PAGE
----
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“Making a drink is about making something that’s tasty,” says Matt Whiley. Whiley is the brains behind Scout Sydney, a little cocktail bar pushing out some impressive drinks atop The Dolphin in Sydney, and what he says — that making drinks is about making something that’s tasty — isn’t as redundant as you might think.

“What happens from the start to the finish, I don’t care how that happens, what the process is, as long as the end goal is something that is tasty,” he says. “I don’t even want to make something anyone’s never had before — I just want to make a tasty drink that people will really like, whether that involves a ferment, distillation, using lab equipment — some of my drinks don’t use any equipment, they’re just really simple processes because the produce dictates that it’s so fresh that it needs little intervention.”

Well, we can tell you one thing: the drinks at Scout Sydney are certainly tasty.

Scout Sydney is the second instalment of the Scout concept for Whiley, with the original opening in London back in 2017 (he’s also the brains behind London’s Peg + Patriot, as well as a co-founder of avant-garde bars Purl and Worship Street Whistling Shop).

Scout London is dedicated to British produce — which means they won’t source, say, lemons from the USA — and they’ve taken to fermenting and distilling ingredients when they’re in season so that they can access those flavours all year round, and landed at 28 on the World’s 50 Best Bars list in 2018.

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Whiley was approached by The Dolphin’s owner, Maurice Terzini (of whom you ought to have heard — he’s the maestro behind Iceberg’s Dining Room in Bondi amongst other venues), approached him with the space upstairs at The Dolphin, and they opened in February to quite a lot of buzz.

And it’s the drinks that are driving the chat.

The cocktail list is divided into three sections: house cocktails, “wine”, and no-brainers, and there’s interesting drinking to be had in each section.

Under the house cocktails, you’ll find pearlers like the Haymarket (vodka, Thai basil, lime leaf, ginger, sichuan, lemongrass, ume) inspired by Sydney’s Chinatown, the Hall Street Fizz (rum, matcha, mangosteen, coconut oil, fermented oats).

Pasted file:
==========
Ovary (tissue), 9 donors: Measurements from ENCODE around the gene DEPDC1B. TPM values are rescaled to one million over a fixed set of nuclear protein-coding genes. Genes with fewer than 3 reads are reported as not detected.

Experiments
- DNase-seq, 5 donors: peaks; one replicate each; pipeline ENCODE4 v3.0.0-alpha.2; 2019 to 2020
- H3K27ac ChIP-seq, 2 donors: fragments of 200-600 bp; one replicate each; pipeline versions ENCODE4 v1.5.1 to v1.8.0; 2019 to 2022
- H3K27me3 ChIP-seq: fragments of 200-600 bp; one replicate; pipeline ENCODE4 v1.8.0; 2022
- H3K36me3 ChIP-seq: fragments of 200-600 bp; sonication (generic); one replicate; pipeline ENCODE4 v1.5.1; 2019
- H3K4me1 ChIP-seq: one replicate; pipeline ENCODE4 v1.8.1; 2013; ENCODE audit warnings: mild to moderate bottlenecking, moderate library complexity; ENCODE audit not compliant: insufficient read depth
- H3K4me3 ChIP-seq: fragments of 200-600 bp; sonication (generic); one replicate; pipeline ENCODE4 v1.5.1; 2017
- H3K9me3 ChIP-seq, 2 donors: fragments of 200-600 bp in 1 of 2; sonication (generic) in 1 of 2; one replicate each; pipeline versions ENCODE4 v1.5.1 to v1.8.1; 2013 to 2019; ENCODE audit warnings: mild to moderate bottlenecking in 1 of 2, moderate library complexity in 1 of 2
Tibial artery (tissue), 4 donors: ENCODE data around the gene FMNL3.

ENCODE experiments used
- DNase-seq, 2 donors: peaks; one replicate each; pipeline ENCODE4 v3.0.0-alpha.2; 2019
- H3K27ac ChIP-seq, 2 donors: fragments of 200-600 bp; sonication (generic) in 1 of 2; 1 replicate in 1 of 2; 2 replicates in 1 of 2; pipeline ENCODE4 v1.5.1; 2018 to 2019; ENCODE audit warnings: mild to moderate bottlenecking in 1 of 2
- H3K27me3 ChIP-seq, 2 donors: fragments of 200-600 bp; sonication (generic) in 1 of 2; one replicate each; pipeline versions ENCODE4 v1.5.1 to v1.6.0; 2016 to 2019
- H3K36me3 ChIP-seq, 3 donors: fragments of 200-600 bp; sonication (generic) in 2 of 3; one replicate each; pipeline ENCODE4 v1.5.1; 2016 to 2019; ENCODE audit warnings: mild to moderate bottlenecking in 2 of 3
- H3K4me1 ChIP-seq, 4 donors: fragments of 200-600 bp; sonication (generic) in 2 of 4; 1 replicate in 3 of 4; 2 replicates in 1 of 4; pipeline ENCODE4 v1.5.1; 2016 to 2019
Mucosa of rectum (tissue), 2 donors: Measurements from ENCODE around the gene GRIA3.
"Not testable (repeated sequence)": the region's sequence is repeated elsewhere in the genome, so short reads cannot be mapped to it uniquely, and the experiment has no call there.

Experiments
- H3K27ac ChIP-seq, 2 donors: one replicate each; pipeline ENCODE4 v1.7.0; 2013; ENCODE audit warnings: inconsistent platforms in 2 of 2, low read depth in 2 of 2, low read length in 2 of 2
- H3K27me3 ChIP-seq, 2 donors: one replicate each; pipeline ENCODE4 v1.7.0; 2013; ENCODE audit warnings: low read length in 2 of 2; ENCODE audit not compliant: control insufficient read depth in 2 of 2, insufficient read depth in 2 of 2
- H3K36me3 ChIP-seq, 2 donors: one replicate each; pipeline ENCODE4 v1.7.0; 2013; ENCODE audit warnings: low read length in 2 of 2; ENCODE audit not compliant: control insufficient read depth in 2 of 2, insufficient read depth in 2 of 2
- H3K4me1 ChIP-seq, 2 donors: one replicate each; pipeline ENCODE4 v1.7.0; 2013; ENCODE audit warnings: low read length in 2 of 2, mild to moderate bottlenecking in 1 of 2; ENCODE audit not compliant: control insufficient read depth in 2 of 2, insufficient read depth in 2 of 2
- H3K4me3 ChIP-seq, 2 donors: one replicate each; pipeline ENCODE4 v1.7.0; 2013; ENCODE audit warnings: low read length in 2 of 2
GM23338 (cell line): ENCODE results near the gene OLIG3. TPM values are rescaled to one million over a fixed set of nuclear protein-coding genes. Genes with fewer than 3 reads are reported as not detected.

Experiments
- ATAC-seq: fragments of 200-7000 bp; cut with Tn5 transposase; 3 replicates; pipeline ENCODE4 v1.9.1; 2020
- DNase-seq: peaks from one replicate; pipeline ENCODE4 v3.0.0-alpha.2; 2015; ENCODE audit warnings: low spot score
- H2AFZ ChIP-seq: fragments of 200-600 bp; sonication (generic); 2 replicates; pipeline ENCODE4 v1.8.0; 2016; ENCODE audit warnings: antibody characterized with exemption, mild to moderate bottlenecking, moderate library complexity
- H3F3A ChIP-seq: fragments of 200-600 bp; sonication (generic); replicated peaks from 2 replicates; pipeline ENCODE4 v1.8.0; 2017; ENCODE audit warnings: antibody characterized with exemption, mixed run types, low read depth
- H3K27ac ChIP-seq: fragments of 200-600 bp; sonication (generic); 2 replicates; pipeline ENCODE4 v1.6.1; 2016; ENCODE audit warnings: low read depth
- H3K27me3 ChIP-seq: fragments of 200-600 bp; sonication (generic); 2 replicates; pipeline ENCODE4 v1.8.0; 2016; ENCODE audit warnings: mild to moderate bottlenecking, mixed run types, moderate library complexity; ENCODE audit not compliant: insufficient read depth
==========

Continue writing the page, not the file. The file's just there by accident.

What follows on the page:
The remarkable thing, however, is that you’re receiving these complex drinks, that have layer after layer of flavour, in such quick time — it’s a welcome antidote to the bars in which you’ll wait 10 or 15 minutes for your drink to appear. It’s not that there isn’t a lot of technique applied to these drinks, it’s just that — like with the fermented fruit wines — the work is done in advance.

“We do all the weird shit behind the scenes, so when we put it in a glass it looks like a normal glass, if not sometimes more basic than others because we don’t garnish that much,” Whiley says. “We just serve what is tasty and in season.”

Three fruit wines were on when we visited and included a banana wine, melon wine, and a blackberry wine; Whiley and the team put a lot of work into these, and when they’re gone they’re gone — some of them have been left to ferment for two months, and it’s not the sort of thing you can whip up another batch of at a moment’s notice.

The space itself is dark, with black on the walls and moody dark green tables, which draws our attention to the bar top itself.

Our best advice is to grab one of the five or six seats at the bar itself, where you can get your utter bar geek on and admire the flat bar set up with everything placed just so, within an easy grasp — it’s a sight to behold.

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